Monday meaningful quotes: A precious human life by His Holiness the x1v th Dalai Lama
“Every day, think as you wake up, today I am fortunate to have woken up, I am alive, I have a precious human life, I am not going to waste it, I am going to use all my energies to develop myself, to expand my heart out to others, to achieve enlightenment for the benefit of all beings, I am going to have kind thoughts towards others, I am not going to get angry, or think badly about others, I am going to benefit others as much as I can”
What I love about these words is the celebratory nature. we spend a lot of time evaluating the good and bad of each day, often times, focusing on the burden or stress of the day, the sloshing of the daily grind, and the tasks on our plate. This goes beyond that.
Who inspires and motivates you to stay uplifted and purposeful? Do you have a morning wake up routine that puts you in a positive frame of mind? I have developed a few practices that are stand-alone or add-on to your yoga practice, your coffee break, your commute. Check out my Yoga Mind cd for a portable window into peace and positivity, two building blocks of a purposeful day. And print a copy of this beautiful piece that is written by someone whose intention is to elevate.
modern yoga wisdom
This is my all-time favourite quote: “You do not need to know precisely what is happening, or exactly where it is all going. What you need is to recognize the possibilities and challenges offered by the present moment, and to embrace them with courage, faith, and hope” ~ Thomas Merton.
I think yoga practice helps us organize ourselves and perhaps teaches us about adaptability. One of my teachers once remarked that water is stronger than steel. Our minds usually want to be in charge, especially when we are faced with unknowns. It is easier said than done to embrace these moments with courage, faith and hope. How do we do that? Sometimes just taking a few moments to relax the wandering mind will calm you down enough to see possibility. Try it by following some of my guided practices. In fact, before you begin, write down one situation where you are stuck – either mentally, physically, emotionally, or spiritually. Then take at least 20 minutes to do a relaxation practice. After you are finished, check in to see whether the situation is as acute or slightly diffused.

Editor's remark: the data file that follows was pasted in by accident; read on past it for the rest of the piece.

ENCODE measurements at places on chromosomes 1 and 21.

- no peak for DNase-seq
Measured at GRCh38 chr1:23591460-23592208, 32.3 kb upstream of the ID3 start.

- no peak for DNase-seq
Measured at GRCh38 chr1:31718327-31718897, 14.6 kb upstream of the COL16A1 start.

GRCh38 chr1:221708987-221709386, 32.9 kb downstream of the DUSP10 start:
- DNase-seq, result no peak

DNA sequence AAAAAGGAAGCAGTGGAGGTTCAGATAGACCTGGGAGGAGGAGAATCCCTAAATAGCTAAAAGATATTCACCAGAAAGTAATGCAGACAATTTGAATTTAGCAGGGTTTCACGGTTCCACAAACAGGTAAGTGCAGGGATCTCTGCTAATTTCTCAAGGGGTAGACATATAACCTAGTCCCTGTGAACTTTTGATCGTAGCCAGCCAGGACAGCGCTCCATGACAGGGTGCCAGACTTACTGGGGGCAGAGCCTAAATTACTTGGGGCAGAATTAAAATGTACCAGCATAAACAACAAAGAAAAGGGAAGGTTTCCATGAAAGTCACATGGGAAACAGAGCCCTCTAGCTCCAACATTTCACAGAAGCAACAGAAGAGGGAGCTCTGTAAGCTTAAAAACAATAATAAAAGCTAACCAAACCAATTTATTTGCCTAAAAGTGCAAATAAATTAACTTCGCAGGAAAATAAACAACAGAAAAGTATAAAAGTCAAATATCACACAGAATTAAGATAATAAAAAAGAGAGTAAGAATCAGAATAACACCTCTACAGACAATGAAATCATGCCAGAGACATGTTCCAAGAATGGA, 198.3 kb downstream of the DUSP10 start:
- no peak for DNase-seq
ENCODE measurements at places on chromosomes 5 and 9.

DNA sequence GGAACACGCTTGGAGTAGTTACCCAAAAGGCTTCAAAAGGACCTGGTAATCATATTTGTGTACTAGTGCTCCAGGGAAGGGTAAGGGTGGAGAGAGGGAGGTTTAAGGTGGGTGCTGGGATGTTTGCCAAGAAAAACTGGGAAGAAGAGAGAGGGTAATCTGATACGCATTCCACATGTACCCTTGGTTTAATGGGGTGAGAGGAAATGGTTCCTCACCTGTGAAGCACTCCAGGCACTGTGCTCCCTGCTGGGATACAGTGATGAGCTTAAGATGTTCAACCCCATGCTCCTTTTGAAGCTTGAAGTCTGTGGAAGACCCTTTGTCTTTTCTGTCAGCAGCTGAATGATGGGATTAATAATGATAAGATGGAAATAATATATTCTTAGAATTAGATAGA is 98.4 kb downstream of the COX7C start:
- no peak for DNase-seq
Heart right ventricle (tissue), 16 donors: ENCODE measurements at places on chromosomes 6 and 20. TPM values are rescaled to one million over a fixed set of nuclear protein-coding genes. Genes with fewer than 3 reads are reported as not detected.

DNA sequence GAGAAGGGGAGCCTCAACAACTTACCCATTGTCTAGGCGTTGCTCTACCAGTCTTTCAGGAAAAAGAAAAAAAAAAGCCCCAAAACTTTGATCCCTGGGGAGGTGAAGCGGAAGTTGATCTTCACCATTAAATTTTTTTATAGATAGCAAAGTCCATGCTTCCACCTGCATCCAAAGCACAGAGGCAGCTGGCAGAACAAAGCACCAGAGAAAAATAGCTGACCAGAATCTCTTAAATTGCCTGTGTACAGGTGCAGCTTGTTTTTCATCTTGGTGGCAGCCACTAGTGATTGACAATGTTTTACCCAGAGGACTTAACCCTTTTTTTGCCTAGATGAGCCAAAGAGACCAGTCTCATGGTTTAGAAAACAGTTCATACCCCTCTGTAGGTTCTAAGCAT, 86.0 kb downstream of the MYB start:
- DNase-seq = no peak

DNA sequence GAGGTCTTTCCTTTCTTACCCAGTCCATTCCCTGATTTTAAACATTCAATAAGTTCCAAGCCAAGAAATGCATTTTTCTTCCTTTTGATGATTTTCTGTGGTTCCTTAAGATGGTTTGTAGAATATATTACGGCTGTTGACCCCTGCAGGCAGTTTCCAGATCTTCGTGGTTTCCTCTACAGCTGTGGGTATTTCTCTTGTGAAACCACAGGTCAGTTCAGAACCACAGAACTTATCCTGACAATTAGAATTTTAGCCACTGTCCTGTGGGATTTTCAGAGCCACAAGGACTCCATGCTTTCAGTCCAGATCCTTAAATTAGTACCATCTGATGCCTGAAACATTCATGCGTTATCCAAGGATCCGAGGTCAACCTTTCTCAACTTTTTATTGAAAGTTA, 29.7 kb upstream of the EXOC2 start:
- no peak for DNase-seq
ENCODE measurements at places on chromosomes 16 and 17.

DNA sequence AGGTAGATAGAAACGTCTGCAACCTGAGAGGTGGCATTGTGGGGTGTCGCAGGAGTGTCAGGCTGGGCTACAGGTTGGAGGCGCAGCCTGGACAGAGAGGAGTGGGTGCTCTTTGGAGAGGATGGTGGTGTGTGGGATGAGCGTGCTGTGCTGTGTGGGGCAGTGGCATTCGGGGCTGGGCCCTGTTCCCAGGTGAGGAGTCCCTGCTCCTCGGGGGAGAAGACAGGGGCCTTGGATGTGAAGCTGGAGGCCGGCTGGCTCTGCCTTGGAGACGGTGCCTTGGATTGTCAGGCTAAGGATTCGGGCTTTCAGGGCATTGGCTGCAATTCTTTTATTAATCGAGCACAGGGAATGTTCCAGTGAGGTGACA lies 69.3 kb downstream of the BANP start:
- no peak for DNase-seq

Yoga for movement : This quote is so motivational! “If you can’t fly, then run, if you can’t run, then walk, if you can’t walk then crawl, but whatever you do, you have to keep moving forward”.
The way yoga fits into this quote for me is that, as a yoga therapist, I meet and teach a bouquet of students, all kinds of bodies, and all kinds of mindsets. I watch transformations and “ah-ha” moments. I believe that the less we chase a yoga pose, the more it evolves for us. I believe in stages and steps and that each place we are at is where we are supposed to be.The skills you learn in yoga practice are huge, and hugely transformational. People tell me they stand up straighter, they drive with more ease, walk with less pain.
Maybe you are one of the people who think you aren’t flexible enough. I hear this excuse a lot. Guess what? Gains can be made in terms of mobility and agility at any height, weight and age. Take the heart of this quote to your consciousness.
The beauty of using yoga as therapy is that there is always a “can” do whether you need to modify, or adapt, and then you can relax where you are. If you are not sure what this means, a private yoga lesson will clarify
Guru – today’s blog will focus on the word, guru. If you do a google search for the word, even Wikipedia will tell you there are multiple uses or connotations. It is really interesting to see before you look up a word, what weight you already give it in your mind.